Lack of supply pushed up prices across most of the US in first quarter of 2018
A lack of stock, with inventory levels hovering at all-time lows, has weighed down home sales and fuelled faster price rises in the first three months of 2018 in the United States, the latest research shows.
The national median family home price increased by 5.7% in the first quarter to $245,500, rising in in 91% of metropolitan statistical areas covered by the index from the National Association of Realtors.
Indeed, some 30% of metros recorded double digit increases, up from 15% in the fourth quarter of 2017, the index also shows.
Overall, record low inventory levels caused the housing market to get off to a slow start in 2018, causing even more upward pressure on home prices in a majority of markets, according to Lawrence Yun, NAR chief economist.
‘Following the same trend over the last couple of years, a strengthening job market and income gains are not being met by meaningful sales gains because of unrelenting supply and affordability headwinds,’ he pointed out.
He explained that real estate agents in areas with strong job markets report that consumer frustration is rising. ‘Home buyers are increasingly struggling to find an affordable property to buy, and the prevalence of multiple bids is pushing prices further out of reach,’ Yun added.
Meanwhile, total sales decreased 1.5% in the first three months of the year and are 1.7% lower than the same period of 2017. At the end of the first quarter, there were 1.67 million existing homes available for sale, some 7.2% below the first quarter of last year.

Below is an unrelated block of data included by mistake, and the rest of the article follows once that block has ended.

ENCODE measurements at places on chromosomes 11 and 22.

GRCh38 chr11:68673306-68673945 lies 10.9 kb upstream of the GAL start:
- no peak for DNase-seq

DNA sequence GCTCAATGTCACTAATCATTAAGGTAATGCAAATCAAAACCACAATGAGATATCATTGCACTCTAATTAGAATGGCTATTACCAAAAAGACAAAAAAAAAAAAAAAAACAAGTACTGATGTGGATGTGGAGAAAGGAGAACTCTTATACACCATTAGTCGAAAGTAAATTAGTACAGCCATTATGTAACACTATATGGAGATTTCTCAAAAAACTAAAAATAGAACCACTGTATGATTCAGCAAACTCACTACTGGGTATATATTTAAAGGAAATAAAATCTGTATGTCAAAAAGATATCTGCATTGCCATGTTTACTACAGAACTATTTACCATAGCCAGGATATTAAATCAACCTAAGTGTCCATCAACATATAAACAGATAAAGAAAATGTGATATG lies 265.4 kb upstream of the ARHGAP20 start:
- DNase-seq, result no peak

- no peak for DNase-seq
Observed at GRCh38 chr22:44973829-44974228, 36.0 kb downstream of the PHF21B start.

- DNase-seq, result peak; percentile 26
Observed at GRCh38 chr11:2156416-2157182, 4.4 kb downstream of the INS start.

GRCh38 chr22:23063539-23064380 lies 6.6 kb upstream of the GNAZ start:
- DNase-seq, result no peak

‘Prospective buyers in many markets are realizing that buying a home is becoming more expensive in 2018. Rapid price gains and the quick hike in mortgage rates are essentially eliminating any meaningful gains buyers may be seeing from the combination of improving wage growth and larger pay cheques following this year’s tax cuts,’ said Yun.
He believes that home builders need to start constructing more family homes and condominiums to overcome the rampant supply shortages that are hampering affordability.
The most expensive housing market was San Jose with a median price of $1,373,000, followed by San Francisco-Oakland-Hayward at $917,000, Anaheim-Santa Ana-Irvine at $810,000, urban Honolulu at $775,500, and San Diego-Carlsbad at $610,000.
The five lowest cost metro areas in the first quarter were Decatur in Illinois at $73,000, Cumberland in Maryland at $86,200, Youngstown-Warren-Boardman in Ohio at $91,300, Elmira in New York at $100,800, and Binghamton in New York at $103,000.
Sales in the Northeast fell by 8.5% and are 8.1% below the first quarter of 2017 with the area recording a median price of $267,400, up 4.6% from a year ago while sales fell 6.9% in the Midwest and are 1.8% below a year ago with a median price of $187,100.
In the South sales increased by 3.7% and are 0.7% higher than the first quarter of 2017with a median price of $220,400, some 5.5% up on a year ago. Sales fell by 1.1% in the West and are now 2.2% lower than the first quarter of 2017 with a median price of $371,300.